Haere ra Linwood, haere mai Te Aratai
Te Aratai College’s staffroom has no working areas in it. “It’s purely a place for relaxation,” says principal Dick Edmundson. “We’re really trying to honour staff practice and professionalism and we’re aware that teaching is just getting harder and harder across the board. In communities that have significant challenges, it’s become even harder.”
Te Aratai – the name means gateway to the sea in Māori - opened at the start of this term on the site of the former Linwood College which was seriously damaged in the 2011 earthquake. The college had been operating from the former Avonside Girls’ High School temporary site since July 2019.
Balance between open plan and classroom space
PPTA Te Wehengarua branch chair, Emily Whiteman, says the real advantage to the design of the new school is the double glazing and we’ve got a really good balance between open plan and classroom spaces. It’s calm and it’s quiet and it seems to be quite social.
“There’s a natural sense of awe among the kids that this is their space. They are loving it but have discovered there are some behaviours they can’t naturally continue because people are seeing them. I’ve spoken to the kids about the design and how it aims to encourage social behaviour and a learning culture.”
Focus on flexibility
Ensuring that teachers had private workroom space was part of the design brief, says Emily. “Teachers’ as well as students’ sense of place were equally important and there’s flexibility so if staff start to culturalise through natural ways of working and decide they don’t want to work in workrooms then that could in time be used for another space, say, a breakout space. Nothing has been designed with a concrete purpose. Everything’s got screws.”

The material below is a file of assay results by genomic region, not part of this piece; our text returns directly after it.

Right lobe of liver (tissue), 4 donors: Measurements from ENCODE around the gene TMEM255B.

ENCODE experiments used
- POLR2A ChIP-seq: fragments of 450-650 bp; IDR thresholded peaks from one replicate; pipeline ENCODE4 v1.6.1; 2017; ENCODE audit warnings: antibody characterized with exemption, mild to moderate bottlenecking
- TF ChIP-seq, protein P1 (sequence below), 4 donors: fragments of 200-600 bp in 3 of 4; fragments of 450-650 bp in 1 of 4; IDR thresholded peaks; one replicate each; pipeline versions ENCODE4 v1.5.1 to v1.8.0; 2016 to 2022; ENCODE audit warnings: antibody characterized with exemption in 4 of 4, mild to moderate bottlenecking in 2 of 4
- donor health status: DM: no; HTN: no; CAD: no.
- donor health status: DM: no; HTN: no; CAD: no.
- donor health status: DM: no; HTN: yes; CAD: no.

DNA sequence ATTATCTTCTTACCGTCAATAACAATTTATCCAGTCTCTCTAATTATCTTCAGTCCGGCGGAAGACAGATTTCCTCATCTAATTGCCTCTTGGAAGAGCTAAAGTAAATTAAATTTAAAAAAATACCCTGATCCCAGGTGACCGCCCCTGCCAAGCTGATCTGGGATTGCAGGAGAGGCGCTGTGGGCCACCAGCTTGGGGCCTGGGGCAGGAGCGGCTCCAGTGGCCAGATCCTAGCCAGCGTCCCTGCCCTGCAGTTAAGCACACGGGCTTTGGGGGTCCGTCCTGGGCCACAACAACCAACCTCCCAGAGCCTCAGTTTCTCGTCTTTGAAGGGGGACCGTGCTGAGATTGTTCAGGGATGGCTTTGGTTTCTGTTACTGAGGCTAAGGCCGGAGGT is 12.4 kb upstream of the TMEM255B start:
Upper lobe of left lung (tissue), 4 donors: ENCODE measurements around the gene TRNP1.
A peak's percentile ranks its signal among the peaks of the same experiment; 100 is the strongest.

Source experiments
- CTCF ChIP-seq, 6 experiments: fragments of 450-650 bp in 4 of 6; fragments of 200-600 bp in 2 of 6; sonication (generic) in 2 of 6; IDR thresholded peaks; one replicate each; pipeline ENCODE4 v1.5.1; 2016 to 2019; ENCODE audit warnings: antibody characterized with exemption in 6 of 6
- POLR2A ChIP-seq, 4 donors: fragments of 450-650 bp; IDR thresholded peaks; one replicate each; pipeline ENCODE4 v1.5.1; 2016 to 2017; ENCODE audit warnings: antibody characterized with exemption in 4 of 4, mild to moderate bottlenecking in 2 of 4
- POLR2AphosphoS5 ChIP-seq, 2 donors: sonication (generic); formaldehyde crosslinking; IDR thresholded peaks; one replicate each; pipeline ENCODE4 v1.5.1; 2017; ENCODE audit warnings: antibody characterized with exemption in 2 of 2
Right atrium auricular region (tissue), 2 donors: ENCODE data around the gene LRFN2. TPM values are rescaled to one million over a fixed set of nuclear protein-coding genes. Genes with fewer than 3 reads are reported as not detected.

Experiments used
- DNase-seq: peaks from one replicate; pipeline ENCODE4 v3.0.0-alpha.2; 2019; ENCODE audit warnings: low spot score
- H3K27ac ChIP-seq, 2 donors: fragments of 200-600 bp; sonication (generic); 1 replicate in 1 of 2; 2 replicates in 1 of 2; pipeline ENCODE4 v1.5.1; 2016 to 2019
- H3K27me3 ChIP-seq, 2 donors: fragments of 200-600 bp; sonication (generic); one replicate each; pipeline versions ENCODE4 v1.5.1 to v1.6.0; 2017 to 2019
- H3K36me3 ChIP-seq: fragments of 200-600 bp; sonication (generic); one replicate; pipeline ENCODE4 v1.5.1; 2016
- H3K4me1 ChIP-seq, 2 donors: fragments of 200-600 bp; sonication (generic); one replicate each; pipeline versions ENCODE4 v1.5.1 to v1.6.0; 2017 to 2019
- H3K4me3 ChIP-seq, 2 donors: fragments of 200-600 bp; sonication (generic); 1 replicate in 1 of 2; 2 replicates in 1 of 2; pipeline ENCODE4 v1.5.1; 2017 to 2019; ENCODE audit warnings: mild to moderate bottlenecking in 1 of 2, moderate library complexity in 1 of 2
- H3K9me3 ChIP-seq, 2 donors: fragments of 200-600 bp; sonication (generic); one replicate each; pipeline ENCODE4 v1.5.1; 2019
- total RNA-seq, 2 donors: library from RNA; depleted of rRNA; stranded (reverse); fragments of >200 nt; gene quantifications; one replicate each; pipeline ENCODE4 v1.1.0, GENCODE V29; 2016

Dick Edmundson said he and the Board of Trustees were deeply committed to involving staff in the design and development of the new school. Extra local community funding enabled some comprehensive community consultation to be carried out. “We then discussed with staff the community’s values and expectations for the new school and quickly realised we needed to start talking turkey with the learning areas. These meetings enabled staff to think about what a mixture of traditional classrooms and collaborative spaces would mean for different teachers.
Community and whakawhanaungatanga values
“Our design is based on both standard traditional classrooms but with sliding doors between them and then some open spaces. The open spaces have natural divisions with stairwells and other things so they can be all like a separate space and it also means we are putting our more senior classes in there who are able to manage themselves.
“I love the fact that the school has been built to community and whakawhanaungatanga values, so there are courtyards and spaces for chatting. The buildings have been designed, where possible, to block off the easterly wind which is a very cold wind in Christchurch. That attention to detail, so kids can sit outside and have that cold wind blocked, is lovely.”